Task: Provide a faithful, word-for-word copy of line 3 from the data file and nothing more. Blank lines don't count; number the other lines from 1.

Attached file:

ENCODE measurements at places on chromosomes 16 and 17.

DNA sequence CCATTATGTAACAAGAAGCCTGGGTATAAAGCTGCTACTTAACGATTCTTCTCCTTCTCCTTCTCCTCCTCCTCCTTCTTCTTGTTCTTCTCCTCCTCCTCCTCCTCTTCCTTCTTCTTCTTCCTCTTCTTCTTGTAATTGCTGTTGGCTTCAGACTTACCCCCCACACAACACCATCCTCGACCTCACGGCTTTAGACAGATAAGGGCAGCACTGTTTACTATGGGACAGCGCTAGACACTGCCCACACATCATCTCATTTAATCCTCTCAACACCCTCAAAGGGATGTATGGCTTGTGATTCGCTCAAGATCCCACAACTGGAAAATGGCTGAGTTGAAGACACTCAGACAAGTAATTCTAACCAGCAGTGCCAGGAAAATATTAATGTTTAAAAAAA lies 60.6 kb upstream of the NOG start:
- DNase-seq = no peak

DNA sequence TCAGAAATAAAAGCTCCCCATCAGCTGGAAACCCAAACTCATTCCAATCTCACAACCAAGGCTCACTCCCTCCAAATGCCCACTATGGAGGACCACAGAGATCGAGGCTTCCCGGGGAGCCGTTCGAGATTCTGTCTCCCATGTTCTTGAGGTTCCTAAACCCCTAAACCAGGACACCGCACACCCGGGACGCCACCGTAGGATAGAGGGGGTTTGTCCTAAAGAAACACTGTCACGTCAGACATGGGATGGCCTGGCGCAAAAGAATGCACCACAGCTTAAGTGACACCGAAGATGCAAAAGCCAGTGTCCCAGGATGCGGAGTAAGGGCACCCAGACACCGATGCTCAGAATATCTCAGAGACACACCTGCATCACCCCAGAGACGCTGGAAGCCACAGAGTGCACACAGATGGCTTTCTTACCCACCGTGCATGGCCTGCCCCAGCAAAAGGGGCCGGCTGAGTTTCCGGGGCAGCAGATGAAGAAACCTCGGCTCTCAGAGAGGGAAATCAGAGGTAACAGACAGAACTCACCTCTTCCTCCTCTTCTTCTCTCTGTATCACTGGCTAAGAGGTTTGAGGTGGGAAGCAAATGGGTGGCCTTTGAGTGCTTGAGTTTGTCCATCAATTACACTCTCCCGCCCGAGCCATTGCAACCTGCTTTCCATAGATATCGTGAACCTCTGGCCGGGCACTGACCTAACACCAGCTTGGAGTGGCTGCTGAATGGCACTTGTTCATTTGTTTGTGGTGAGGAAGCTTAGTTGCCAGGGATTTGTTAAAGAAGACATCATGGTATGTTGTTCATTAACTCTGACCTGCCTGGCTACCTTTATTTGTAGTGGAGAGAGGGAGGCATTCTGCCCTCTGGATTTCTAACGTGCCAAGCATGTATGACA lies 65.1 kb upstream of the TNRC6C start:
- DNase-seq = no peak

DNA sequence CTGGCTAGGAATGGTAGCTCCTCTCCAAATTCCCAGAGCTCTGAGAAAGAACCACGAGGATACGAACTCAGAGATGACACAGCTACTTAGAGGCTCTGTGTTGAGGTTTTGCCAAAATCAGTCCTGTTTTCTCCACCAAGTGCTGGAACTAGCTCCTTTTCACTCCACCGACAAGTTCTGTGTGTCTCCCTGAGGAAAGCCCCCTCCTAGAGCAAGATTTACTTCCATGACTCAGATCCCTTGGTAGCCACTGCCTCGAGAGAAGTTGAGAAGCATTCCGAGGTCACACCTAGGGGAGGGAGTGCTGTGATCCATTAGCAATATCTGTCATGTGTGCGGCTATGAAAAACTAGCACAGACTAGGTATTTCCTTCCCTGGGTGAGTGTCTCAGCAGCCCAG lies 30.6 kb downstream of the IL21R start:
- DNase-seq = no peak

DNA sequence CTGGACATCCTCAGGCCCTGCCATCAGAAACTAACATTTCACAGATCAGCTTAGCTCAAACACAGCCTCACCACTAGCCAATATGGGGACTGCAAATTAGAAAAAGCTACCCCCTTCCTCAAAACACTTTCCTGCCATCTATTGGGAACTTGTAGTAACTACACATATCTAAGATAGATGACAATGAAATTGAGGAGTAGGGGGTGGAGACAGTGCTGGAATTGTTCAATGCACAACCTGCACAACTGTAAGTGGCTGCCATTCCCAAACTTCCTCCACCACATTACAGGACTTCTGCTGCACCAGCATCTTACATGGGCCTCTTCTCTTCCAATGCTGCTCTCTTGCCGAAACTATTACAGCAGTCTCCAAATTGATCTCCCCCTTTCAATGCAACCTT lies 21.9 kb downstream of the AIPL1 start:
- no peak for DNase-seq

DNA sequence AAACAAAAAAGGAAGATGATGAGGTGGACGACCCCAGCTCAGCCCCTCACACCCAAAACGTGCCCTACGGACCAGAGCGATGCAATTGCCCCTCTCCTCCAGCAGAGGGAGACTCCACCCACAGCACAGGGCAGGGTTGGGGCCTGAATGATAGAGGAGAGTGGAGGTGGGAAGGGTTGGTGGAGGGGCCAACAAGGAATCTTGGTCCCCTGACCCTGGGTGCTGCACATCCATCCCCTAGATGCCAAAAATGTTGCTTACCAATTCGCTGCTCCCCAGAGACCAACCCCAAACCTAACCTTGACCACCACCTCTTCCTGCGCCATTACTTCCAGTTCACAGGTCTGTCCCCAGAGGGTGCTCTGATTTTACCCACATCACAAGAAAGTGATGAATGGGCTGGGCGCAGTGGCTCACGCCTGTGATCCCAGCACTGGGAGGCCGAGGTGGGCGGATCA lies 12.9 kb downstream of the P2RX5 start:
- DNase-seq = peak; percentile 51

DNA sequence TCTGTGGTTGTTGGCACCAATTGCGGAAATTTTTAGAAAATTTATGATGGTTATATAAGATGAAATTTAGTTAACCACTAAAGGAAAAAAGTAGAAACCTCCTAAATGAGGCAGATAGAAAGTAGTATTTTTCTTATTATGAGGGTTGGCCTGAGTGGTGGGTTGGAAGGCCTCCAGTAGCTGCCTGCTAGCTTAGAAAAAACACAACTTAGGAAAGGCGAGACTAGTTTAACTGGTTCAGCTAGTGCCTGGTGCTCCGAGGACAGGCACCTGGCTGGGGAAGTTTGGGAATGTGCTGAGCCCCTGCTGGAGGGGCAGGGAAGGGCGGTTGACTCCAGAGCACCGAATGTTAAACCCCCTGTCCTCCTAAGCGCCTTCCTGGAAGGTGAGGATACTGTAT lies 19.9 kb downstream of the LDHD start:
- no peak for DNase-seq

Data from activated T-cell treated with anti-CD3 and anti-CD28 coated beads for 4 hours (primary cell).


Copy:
- DNase-seq = no peak